A recent report by Morneau Shepell found that working Canadians are currently as distressed as the most distressed four per cent of working Canadians, prior to 2020 as a result of COVID-19.
While Dr. Heather Driscoll juggles a busy job in risk management, track and field and race walking training, being a mother of two, and a caregiver for aging parents, she credits staying connected with people outside her bubble through online learning as a positive outlet.
Heather, who is Chief Enterprise Risk Management Officer and Director, Governance at Ryerson University, said one of the things that’s helped her stay in good spirits has been the support from her employer, Ryerson University, which has given employees flexibility to participate in online learning and workshops and encourages them to take care of themselves.
Heather has taken advantage of that and recently completed a Programs for 50+ workshop offered by The Chang School of Continuing Education called, “Nourishing the Aging Brain for Peak Cognitive Performance”, which was taught by Instructor Patricia Borsato. Heather also took another workshop titled, “Brain Vitality Online Workshop – Food, Nutrition, and Fitness”, which was taught by Instructor Dr. Andrea Wilkinson.
“Ryerson prioritizes its employees’ wellness so I felt okay to do a course during my lunch hour,” said Heather. “It makes me a stronger and more resilient person, and as a result, a better employee.”
Support From Employers is Key
Employers have a strong role in supporting the mental health of employees, in particular during times of disruption, according to Morneau Shepell. The June 2020 Mental Health Index Report said employees who indicate that their employer supports mental well-being have better mental health scores than those who indicate that their employer supports mental health poorly or inconsistently.
On top of employer support, having meaningful interactions with people, whether it’s co-workers or friends and family members on a regular basis, also helps combat the negative impacts of the pandemic like loneliness. In fact, the most recent health index from Morneau Shepell revealed that loneliness over fear of dying from COVID-19 is taking a toll on employed Canadians’ mental health. So, it’s no surprise that people are seeking these more than ever before.
That’s what’s helped Programs for 50+ student Robert (Bob) McNeely during the pandemic. McNeely is a partner in a GTA-based law firm and has enrolled in three courses with The Estelle Craig Act II Studio: “Imagining the Moment”, “Art of Comedy”, and “Shakespeare Yes you Can”.
“I’ve not struggled at all (with loneliness) and have sufficient interaction through my office and Zoom events,” said Bob.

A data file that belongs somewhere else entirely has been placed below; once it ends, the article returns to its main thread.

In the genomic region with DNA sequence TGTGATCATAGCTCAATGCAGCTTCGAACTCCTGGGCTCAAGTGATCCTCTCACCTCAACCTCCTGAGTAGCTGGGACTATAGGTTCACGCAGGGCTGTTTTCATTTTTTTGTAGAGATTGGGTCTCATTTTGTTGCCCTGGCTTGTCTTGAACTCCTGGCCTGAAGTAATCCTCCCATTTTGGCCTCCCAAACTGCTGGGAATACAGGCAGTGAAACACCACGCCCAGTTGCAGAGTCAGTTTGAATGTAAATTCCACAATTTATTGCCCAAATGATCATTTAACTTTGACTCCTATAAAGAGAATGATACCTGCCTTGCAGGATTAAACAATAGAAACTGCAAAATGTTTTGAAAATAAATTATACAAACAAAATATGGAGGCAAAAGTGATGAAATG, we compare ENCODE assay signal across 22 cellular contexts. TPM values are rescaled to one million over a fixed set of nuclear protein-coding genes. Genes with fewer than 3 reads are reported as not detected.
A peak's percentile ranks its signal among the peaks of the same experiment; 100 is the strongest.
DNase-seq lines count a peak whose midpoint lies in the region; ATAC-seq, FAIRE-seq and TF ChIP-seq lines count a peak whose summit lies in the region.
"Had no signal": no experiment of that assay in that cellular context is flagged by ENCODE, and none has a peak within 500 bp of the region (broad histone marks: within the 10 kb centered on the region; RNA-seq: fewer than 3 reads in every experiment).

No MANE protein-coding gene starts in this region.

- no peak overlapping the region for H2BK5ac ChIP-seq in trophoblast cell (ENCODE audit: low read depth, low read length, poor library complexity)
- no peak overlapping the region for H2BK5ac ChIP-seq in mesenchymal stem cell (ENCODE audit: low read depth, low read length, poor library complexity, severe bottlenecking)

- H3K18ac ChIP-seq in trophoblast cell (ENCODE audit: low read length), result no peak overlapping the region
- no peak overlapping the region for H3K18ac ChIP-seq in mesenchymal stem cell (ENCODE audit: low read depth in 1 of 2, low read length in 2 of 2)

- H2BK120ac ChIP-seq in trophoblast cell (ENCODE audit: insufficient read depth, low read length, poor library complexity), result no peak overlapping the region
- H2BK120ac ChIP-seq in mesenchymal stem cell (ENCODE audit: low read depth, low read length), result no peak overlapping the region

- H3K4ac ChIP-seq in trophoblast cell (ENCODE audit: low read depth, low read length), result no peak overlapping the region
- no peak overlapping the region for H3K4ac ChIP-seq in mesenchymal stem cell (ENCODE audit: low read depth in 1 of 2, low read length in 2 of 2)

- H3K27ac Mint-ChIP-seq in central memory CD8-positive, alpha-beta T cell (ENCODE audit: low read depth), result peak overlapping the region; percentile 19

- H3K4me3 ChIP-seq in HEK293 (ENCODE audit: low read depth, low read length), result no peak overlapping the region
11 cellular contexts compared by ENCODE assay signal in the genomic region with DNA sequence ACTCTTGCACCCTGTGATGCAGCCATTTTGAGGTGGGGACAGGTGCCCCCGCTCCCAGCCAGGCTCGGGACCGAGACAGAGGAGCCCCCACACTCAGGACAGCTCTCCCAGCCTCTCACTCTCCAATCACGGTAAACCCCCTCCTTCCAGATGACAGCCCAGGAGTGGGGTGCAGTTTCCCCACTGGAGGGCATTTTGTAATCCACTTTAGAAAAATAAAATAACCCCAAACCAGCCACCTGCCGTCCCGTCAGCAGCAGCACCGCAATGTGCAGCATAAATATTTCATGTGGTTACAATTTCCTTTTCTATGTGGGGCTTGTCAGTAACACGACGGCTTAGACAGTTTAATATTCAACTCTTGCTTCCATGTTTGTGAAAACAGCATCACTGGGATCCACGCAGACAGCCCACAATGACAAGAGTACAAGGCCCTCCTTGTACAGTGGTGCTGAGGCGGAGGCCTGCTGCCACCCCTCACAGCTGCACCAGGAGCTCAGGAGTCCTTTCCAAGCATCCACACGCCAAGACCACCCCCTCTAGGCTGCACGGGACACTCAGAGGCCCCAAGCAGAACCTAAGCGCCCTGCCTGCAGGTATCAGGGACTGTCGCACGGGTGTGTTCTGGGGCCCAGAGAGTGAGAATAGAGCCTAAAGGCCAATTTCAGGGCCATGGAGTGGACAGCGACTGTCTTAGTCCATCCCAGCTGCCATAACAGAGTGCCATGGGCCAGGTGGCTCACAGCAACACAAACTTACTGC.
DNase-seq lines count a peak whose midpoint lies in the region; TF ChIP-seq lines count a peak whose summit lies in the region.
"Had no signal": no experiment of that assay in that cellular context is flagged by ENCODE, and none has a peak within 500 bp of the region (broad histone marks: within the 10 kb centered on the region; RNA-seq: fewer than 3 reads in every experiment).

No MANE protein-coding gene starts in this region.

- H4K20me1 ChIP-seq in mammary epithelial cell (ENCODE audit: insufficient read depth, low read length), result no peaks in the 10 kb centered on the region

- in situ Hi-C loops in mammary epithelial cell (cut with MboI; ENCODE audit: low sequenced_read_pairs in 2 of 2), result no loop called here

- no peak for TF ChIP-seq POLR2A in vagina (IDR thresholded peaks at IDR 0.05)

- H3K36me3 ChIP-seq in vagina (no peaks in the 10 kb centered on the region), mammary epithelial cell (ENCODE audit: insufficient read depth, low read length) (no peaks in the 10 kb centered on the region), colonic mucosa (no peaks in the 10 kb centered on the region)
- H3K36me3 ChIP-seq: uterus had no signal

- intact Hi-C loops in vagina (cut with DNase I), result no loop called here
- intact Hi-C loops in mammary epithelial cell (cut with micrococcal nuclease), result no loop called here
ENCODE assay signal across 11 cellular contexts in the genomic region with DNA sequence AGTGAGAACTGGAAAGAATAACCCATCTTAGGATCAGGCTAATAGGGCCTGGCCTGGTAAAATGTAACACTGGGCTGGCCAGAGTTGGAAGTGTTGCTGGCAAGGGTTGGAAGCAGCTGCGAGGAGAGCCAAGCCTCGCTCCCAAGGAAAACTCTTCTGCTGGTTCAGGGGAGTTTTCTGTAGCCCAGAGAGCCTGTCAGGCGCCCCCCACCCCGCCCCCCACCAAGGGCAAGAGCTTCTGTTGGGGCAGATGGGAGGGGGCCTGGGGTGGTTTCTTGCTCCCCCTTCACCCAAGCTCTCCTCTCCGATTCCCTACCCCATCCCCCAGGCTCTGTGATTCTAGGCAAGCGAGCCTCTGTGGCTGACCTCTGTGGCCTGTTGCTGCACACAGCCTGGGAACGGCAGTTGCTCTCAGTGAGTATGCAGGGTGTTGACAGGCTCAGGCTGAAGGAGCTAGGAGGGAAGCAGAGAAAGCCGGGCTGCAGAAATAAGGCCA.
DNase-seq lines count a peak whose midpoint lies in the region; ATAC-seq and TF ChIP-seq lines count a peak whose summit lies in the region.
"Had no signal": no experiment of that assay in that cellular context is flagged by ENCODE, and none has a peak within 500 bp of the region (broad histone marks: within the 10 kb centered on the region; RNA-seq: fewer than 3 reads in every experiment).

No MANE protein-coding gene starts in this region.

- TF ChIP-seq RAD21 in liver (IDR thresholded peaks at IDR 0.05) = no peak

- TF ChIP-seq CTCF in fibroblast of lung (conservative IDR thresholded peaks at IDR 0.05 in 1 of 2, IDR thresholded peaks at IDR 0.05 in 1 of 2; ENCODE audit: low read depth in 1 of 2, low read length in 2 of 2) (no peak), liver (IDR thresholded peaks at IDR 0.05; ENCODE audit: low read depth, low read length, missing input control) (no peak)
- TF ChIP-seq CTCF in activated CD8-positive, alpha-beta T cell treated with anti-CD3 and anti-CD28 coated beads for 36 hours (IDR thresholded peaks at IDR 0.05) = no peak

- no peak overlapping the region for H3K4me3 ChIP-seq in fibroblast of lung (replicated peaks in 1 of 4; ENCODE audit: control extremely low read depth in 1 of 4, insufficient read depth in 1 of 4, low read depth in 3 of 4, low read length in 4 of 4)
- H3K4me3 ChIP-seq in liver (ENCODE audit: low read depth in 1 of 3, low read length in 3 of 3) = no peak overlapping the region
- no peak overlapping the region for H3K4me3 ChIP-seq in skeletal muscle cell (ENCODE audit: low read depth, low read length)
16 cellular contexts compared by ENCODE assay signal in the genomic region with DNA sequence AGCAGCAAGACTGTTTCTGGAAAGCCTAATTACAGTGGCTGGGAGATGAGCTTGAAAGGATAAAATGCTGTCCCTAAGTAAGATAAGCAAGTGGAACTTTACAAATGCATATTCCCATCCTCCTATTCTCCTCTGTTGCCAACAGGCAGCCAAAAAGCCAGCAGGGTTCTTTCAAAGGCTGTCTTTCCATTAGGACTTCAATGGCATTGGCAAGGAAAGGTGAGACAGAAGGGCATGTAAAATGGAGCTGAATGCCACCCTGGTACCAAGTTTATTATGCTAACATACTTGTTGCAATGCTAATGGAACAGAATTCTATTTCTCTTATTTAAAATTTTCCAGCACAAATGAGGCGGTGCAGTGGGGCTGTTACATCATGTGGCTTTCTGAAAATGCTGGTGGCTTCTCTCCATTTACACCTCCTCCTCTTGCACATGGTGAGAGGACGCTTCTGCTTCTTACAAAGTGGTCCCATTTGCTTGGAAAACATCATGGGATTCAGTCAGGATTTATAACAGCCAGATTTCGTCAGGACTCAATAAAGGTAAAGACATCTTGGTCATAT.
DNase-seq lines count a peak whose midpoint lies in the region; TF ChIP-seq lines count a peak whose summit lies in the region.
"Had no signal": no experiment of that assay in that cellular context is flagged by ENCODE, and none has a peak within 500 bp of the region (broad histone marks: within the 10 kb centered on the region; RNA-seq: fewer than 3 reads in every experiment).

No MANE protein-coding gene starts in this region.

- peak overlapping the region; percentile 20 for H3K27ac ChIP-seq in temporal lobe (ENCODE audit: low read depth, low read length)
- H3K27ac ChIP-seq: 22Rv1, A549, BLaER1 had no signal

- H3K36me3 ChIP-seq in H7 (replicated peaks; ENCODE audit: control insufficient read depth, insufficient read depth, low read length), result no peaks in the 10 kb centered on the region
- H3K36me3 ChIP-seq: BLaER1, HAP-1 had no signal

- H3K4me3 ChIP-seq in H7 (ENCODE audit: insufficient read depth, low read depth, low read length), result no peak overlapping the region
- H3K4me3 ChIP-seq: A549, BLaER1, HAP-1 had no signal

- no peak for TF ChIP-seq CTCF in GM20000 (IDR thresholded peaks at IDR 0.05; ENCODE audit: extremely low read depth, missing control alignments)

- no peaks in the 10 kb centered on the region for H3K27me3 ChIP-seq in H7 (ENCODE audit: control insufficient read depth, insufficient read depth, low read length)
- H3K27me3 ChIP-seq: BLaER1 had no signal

While video conferencing technology is great for staying in touch, McNeely admits there are some limitations, especially with something as interactive as acting.
“Zoom is adequate for some course settings and lacking in others where actor-to-actor interaction and blocking is needed,” he said, adding, “It’s better than nothing. I’ve enjoyed it and adapted to it to the extent of its possibilities.”
Likewise, Heather finds the online version of 50+ programs a unique and rewarding experience during difficult times. “You can bring right into your living room access to smart people and cool information that you wouldn’t get otherwise,” she said, adding that being online allows people who might have been precluded from participating before in-person to be present.
Even after being on video calls all day with work, Heather finds online sessions to be an “incredible blessing”.
Tips for Helping with Isolation and Loneliness
Heather said pre-COVID, she was able to “skate through” her hectic schedule with bad habits like staying up too late and not sleeping well (some things we’re all probably guilty of!) but once COVID hit, that was no longer possible.
However, Heather has remained positive: “In a weird way, COVID has been an incredible opportunity to learn about myself,” she said.
Heather has imparted her newfound wisdom with some practical advice for people to combat isolation and loneliness. These include:
Having a core routine and habit: go to bed and get up at the same time every day, do some exercise in the morning, have a healthy breakfast, etc.
Making sure you have space and time to have things that bring you joy
Being resilient: whatever the day brings, tell yourself that you’re going to find a way to deal with it and see it as an opportunity
What have your experiences been like during the pandemic? How have you managed to keep a healthy mindset? Leave your comments below.